The Creation Wiki is made available by the NW Creation Network
Watch monthly live webcast - Like us on Facebook - Subscribe on YouTube

Hydrofluoric acid

From CreationWiki, the encyclopedia of creation science
Jump to: navigation, search
Hydrofluoric acid
Example.jpgExample.jpg
General
Other names

fluoric acid
fluorhydric acid

Molecular formula HF
Molar mass Molar mass::20.01 g/mol
Appearance colorless liquid with strong, irritating smell
CAS number CAS number:: 7664-39-3
Properties
Density and phase Density::1.15 g/ml, liquid
Solubility in water miscible
Melting point Melting point::-36.111°C
Boiling point Boiling point::108°C
Acidity (pKa) 3.17
Viscosity 1.2630 cP at 5°C
Structure
Molecular shape Linear
Dipole moment 1.826.178 D
Hazards
MSDS Material safety data sheet
Main hazards corrosive
NFPA 704

NFPA 704 svg.png

0
4
0
ACID
R/S statement R: Corrosive
S: gloves and goggles
Related compounds
Other anions

Hydrochloric acid
Hydrobromic acid
Hydroiodic acid

Related compounds Hydrogen Fluoride
Except where noted otherwise, data are given for
materials in their standard state (at 25 °C, 100 kPa)
Disclaimer and references

Hydrofluoric acid is a solution of hydrogen and fluoride in water. It is a precursor to almost all fluorine compounds, including the elemental fluorine itself. It is a colorless solution that is highly corrosive, capable of dissolving many materials, especially oxides. Its ability to dissolve glass has been known since the 17th century, even before Carl Wilhelm Scheele prepared it in large quantities in 1771. Because of its high reactivity toward glass and moderate reactivity toward many metals, hydrofluoric acid is usually stored in plastic containers. Hydrogen fluoride gas is an acute poison that may immediately and permanently damage lungs and the corneas of the eyes. Aqueous hydrofluoric acid is a contact-poison that can have deep, initially painless burns and ensuing tissue death. By interfering with body’s metabolism, the concentrated acid may also cause systemic toxicity and eventual cardiac arrest and fatality, after contact with as little as 25 square inches of skin. [1]

Properties

Its Physical state and appearance is a Liquid. It has a strong odor. It’s a colorless solution made up of water and hydrogen fluoride. It has a density of 1.15 g/ml. its Boiling Point is 108°C (226.4°F) and its Melting Point is -36.111°C (-33°F). Its acidity is 3.17 so it is a weak acid. It’s very hazardous and corrosive to human skin. It is easily soluble in cold water, hot water. Partially soluble in diethyl ether.[2][3]

Synthesis

Hydrofluoric acid is usually made in a factory. It does not occur in nature. It is made from putting Dry Fluorspar (CaF2) and Sulphuric acid (H2SO4) and mixing them in a rotary kiln to create an endothermic reaction. The HF gas is then put in a washing column, then a condenser, then a distillation column. It is turned into Hydrofluoric acid. [4]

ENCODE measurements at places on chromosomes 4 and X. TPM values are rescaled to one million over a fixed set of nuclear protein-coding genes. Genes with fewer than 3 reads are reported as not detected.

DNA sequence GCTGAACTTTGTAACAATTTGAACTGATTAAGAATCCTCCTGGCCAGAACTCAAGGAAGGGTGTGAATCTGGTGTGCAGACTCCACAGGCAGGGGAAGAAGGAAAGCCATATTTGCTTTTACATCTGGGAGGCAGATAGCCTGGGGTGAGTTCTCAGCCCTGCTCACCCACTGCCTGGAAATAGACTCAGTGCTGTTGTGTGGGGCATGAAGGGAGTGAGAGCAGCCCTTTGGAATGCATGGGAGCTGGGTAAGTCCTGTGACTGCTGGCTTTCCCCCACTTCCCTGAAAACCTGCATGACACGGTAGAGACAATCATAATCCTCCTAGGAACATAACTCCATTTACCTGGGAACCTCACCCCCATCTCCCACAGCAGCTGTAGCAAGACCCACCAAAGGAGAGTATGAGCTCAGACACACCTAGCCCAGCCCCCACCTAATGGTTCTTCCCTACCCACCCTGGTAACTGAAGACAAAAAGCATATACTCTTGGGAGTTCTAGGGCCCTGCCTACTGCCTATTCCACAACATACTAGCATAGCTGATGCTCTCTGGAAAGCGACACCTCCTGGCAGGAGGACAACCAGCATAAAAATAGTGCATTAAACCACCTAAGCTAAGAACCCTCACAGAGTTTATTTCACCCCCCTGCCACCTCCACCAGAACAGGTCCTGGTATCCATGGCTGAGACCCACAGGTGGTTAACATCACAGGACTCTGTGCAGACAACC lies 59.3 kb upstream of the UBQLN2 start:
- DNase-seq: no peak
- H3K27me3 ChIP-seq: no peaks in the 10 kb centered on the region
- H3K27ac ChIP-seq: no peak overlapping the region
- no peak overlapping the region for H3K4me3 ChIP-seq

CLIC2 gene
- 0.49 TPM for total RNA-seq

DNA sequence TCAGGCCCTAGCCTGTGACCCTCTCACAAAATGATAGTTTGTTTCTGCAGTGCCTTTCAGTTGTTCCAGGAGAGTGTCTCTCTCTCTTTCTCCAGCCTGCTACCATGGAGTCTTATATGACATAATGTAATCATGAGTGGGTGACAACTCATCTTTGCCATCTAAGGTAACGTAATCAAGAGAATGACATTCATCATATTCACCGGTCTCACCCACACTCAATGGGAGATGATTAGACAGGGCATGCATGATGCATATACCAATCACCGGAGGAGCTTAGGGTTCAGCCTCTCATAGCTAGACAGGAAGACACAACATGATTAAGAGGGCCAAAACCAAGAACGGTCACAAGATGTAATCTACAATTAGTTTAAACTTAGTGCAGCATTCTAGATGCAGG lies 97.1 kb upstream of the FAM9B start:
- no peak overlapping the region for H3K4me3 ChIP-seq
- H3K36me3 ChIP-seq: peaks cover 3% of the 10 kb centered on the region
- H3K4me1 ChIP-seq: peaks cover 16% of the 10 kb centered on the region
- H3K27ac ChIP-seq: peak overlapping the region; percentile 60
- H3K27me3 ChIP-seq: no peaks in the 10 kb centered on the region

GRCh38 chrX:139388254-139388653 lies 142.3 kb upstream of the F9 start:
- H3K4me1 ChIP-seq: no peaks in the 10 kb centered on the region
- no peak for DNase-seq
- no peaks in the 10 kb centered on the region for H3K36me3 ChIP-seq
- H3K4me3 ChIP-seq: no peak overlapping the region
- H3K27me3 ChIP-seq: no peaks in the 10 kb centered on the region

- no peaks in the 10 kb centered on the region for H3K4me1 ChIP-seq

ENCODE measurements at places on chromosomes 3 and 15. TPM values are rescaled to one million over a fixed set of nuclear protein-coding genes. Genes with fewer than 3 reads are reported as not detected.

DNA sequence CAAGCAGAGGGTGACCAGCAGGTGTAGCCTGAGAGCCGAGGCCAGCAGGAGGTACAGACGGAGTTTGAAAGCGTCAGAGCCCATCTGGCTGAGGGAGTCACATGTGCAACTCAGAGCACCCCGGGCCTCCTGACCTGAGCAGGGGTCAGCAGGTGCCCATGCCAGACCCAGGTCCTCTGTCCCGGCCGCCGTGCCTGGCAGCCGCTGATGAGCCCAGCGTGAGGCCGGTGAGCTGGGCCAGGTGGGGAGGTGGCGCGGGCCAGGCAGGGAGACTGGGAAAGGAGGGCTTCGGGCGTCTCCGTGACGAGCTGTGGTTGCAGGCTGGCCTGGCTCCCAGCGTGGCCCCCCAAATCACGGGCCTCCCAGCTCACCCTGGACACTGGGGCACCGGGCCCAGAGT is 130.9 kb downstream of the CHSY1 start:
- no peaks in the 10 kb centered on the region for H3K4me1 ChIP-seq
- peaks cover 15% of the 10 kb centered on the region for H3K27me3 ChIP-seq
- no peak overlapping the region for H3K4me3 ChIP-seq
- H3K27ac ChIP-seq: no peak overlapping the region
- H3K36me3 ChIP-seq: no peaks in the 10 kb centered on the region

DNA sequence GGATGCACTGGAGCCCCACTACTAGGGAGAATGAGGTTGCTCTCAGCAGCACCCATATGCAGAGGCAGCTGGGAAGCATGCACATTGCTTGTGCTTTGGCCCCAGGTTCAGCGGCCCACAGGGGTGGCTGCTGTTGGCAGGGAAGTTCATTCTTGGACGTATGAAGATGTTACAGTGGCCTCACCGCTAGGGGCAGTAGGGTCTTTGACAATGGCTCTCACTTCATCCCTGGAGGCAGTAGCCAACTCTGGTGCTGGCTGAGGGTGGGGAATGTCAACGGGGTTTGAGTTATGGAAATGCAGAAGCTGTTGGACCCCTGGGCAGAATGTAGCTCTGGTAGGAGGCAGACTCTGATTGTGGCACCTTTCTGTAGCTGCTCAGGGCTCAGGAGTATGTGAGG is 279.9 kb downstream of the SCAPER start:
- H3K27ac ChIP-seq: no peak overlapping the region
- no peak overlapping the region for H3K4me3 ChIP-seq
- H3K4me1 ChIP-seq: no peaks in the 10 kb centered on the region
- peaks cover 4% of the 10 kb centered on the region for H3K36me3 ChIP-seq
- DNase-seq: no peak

Uses

Hydrofluoric acid has a variety of uses in industry and research. It is used as a starting material or intermediate in industrial chemistry, mining, refining, glass finishing, silicon chip manufacturing, and in cleaning. In metalworking, hydrofluoric acid is used as a pickling agent to remove oxides and other impurities from stainless and carbon steels because of its limited ability to dissolve steel. Because of its ability to dissolve most oxides and silicates, hydrofluoric acid is used for dissolving rock samples usually before the analysis. Also, this acid is used in acid maceration to extract organic fossils from the surrounding rocks. The rock with fossils may be immersed directly into the acid, which sticks to the organic component and allows the rock to be dissolved around it. Diluted hydrofluoric acid is used in the petroleum industry in a mixture with other acids, those acids could be HCl or organic acids, in order to stimulate the production of water, oil, and gas wells specifically where sandstone is involved. Hydrofluoric acid is also used by some collectors of antique glass bottles to remove the remaining contents from the glass, caused by acids, usually in the soil the bottle was buried in, attacking the soda content of the glass. Other printing companies use hydrofluoric acid to remove unwanted images from printing plates. Felt-tip markers are available to make the process safer for the worker.[5][6][7]